12 Minutes is an engrossing and intriguing point-and-click puzzle game based around a seemingly never-ending time loop and a strange man with a penchant for murder.
In a market plagued by endless copycat battle royales, annual updates to established franchises and stale, identikit single-player campaigns, it’s always nice to see something come out that dares to be a little bit different.
I’d never even heard of Concrete Genie until it was announced as one of the free PS Plus titles a month or two ago, so I didn’t expect a lot from it…but it’s actually amazing.
If you enjoy driving games but fancy smashing and crashing your way to victory, then this game could be right up your street.
In the first few weeks after the now-infamous launch of Cyberpunk 2077, I sat and watched the internet implode with rage: Endless reports of bugs, glitches, exposed phalluses and just some generally odd goings-on seemed to expose some sort of hideous monstrosity of a game that should never have made it to market.
I love open-world games. They’ve come a long way over the past couple of decades and we’ve been treated to some incredible examples of the genre recently in the form of Red Dead Redemption 2 and Ghosts of Tsushima, along with a few others.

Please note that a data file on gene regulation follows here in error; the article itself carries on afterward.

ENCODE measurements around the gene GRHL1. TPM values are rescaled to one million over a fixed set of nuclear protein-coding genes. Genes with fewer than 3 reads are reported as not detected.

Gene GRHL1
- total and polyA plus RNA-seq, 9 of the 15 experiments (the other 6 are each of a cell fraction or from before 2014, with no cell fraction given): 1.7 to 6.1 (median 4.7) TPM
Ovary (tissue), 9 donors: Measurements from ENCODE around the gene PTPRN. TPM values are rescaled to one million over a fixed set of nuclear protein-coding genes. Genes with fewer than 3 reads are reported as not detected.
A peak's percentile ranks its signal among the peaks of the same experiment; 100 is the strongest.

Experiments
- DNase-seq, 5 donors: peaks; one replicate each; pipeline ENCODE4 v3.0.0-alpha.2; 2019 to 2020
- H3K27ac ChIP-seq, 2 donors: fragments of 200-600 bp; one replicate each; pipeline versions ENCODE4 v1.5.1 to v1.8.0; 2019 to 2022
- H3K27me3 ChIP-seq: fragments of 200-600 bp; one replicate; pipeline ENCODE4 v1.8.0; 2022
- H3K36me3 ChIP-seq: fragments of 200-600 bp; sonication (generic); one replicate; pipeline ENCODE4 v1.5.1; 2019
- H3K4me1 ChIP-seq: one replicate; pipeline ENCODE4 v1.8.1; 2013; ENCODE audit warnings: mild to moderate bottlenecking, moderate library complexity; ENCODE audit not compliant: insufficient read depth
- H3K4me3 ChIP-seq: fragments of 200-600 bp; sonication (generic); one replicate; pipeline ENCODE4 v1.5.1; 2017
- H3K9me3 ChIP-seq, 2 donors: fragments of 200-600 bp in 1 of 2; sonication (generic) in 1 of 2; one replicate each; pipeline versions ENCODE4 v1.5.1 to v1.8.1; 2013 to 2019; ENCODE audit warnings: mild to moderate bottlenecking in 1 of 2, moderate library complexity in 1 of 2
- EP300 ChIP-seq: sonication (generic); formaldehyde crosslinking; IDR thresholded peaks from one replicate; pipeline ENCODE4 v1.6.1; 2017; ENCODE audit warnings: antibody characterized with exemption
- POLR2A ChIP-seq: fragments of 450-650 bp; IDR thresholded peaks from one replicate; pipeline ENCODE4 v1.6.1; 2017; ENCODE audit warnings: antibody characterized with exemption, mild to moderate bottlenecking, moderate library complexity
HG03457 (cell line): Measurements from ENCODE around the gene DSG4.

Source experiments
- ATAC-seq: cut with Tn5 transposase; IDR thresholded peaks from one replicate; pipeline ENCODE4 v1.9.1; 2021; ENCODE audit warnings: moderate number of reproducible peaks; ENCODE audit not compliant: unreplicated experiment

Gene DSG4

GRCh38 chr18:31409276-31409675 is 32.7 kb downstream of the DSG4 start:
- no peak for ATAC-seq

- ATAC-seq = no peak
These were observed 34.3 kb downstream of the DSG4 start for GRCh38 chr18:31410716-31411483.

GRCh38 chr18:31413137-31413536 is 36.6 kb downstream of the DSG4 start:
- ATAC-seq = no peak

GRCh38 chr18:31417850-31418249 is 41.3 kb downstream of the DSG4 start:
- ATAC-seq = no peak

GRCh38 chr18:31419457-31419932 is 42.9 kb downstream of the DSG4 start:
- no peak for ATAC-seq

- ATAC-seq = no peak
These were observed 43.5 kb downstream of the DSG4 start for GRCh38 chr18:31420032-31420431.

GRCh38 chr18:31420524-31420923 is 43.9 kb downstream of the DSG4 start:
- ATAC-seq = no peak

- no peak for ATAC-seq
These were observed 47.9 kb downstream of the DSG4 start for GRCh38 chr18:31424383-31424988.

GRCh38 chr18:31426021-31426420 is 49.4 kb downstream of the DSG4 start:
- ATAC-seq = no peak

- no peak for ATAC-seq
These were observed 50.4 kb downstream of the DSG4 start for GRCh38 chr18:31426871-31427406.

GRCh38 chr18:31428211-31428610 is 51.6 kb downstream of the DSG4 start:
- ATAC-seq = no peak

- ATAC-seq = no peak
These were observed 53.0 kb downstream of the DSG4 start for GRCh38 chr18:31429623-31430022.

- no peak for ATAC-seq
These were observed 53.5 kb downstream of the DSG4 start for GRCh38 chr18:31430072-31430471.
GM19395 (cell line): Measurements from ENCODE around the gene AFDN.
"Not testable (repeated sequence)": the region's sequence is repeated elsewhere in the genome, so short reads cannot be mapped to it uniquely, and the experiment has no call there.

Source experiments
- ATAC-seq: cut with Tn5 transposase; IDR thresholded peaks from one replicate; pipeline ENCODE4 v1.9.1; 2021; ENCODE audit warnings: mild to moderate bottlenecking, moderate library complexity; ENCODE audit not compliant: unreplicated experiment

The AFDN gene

As much as it’s often unfair to compare games based on loose similarities, it’s impossible to talk about Session without thinking about its spiritual predecessor Skate: both offer a skateboarding experience which is closer to the real deal than anything which came before and both also try to recreate the feel of skateboarding through the use of analogue stick inputs to replicate real-life movements.
Disclaimer: despite being around for the best part of a year, TABS is still listed as being in the preview stages of development. As such, there are quite a few bugs in this game. Regardless of this, it’s still ridiculously entertaining. More on that later.
Despite the ever-growing popularity of online multiplayer games, I still find myself drawn to single player experiences more than anything else. Any game with a solid narrative, decent controls and a world to explore is usually worthy of my time, but certain games have the potential to draw me in for a much longer duration than others. Ever since I got lost in the fantastic open worlds of Fallout and The Elder Scrolls, I’ve been waiting for a solid RPG to come along and it feels like The Outer Worlds is a worthy contender.
In the Monster Hunter series, the difficulty of quests is often separated into three ranks; Low Rank, High Rank and G-Rank respectively. In typical fashion, World launched with Low and High rank, with the elusive G-Rank nowhere to be found. That is, until now.